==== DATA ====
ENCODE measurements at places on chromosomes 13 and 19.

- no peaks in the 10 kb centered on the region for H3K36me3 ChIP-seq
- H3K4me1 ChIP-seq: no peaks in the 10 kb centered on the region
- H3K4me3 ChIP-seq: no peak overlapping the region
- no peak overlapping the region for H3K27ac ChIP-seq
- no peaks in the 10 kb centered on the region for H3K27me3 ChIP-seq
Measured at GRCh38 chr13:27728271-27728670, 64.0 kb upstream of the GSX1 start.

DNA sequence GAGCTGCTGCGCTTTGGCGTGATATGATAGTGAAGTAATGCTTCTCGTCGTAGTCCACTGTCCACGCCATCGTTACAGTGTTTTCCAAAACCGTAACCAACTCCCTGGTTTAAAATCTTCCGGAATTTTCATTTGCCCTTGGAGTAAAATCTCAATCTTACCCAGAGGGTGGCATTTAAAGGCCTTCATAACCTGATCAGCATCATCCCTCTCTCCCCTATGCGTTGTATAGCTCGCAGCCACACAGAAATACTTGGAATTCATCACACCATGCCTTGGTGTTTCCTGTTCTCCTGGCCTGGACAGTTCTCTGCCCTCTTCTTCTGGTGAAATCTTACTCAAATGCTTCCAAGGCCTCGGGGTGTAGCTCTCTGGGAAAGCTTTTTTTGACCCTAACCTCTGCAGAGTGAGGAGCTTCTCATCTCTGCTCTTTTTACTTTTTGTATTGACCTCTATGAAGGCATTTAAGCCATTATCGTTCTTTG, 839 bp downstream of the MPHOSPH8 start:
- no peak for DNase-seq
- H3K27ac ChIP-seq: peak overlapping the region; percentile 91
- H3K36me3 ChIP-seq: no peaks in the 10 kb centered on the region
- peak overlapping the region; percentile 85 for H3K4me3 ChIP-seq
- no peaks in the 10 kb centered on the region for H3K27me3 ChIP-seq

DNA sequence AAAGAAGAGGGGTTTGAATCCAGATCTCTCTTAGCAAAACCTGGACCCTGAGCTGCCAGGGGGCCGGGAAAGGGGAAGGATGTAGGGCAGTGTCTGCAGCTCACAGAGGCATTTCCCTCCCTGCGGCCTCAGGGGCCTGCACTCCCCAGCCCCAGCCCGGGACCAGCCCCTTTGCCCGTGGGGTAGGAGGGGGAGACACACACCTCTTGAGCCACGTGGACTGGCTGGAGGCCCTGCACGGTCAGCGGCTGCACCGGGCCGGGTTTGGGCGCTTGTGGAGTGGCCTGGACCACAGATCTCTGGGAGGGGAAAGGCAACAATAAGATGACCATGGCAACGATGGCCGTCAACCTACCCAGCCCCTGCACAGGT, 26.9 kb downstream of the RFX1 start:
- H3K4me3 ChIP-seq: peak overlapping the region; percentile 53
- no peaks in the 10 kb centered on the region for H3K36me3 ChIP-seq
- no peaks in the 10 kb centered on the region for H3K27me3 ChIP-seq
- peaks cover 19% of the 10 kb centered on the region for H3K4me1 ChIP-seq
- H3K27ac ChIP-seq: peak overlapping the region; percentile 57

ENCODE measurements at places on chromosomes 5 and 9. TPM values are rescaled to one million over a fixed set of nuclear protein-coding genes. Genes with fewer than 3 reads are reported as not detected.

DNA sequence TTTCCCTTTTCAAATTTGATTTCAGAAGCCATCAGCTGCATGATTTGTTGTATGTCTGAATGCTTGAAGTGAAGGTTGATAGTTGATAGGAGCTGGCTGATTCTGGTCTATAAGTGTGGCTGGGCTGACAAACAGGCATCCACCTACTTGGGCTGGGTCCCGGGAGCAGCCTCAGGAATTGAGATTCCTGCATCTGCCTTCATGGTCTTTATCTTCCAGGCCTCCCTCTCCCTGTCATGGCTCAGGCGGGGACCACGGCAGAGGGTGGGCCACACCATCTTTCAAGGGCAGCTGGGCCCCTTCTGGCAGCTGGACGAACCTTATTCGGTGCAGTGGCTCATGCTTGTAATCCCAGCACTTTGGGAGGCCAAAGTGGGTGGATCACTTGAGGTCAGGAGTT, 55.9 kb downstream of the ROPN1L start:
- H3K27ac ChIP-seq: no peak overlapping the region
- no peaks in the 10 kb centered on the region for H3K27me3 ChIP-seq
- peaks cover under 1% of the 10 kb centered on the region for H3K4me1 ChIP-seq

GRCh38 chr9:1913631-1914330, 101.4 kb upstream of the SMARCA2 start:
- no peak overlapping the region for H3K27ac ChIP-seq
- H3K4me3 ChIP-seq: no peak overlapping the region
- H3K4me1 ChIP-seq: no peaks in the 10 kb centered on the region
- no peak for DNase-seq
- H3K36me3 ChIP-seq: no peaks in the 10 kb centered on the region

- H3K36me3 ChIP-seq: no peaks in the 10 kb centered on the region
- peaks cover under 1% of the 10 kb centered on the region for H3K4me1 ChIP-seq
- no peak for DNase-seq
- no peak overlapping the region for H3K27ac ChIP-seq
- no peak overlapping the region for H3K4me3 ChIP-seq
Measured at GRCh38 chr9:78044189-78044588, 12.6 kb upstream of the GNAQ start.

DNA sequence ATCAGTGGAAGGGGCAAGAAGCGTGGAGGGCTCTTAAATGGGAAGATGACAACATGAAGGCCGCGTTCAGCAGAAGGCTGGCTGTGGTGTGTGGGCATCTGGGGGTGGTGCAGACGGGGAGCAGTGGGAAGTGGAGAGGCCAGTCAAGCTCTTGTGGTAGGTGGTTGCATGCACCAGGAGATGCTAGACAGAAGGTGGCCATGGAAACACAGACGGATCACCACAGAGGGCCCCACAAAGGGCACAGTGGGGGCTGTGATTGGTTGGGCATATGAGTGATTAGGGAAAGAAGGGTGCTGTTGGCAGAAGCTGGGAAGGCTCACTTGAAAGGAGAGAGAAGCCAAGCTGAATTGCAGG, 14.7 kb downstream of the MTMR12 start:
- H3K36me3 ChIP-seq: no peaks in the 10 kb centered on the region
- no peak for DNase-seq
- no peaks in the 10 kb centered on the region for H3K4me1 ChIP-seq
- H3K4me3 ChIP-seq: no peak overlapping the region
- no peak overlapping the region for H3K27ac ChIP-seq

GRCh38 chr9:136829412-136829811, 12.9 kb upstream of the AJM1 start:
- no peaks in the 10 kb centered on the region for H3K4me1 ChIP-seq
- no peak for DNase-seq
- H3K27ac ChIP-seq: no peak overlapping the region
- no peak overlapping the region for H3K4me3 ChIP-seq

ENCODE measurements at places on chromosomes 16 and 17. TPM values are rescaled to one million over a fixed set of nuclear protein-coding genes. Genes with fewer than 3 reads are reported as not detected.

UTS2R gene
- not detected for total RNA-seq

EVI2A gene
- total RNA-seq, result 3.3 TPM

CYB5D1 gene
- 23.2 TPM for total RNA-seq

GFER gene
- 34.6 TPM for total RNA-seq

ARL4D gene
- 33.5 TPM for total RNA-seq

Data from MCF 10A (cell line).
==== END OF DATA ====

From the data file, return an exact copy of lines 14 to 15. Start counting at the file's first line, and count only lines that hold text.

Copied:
DNA sequence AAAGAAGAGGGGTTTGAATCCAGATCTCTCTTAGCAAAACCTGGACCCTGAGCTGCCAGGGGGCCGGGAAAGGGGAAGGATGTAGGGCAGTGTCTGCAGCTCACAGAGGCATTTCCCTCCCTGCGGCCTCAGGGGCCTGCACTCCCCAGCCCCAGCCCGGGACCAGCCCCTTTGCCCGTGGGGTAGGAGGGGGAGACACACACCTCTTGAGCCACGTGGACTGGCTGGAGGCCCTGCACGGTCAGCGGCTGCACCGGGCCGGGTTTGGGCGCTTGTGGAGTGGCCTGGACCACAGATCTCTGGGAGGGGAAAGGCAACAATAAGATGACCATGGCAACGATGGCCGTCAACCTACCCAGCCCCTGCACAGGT, 26.9 kb downstream of the RFX1 start:
- H3K4me3 ChIP-seq: peak overlapping the region; percentile 53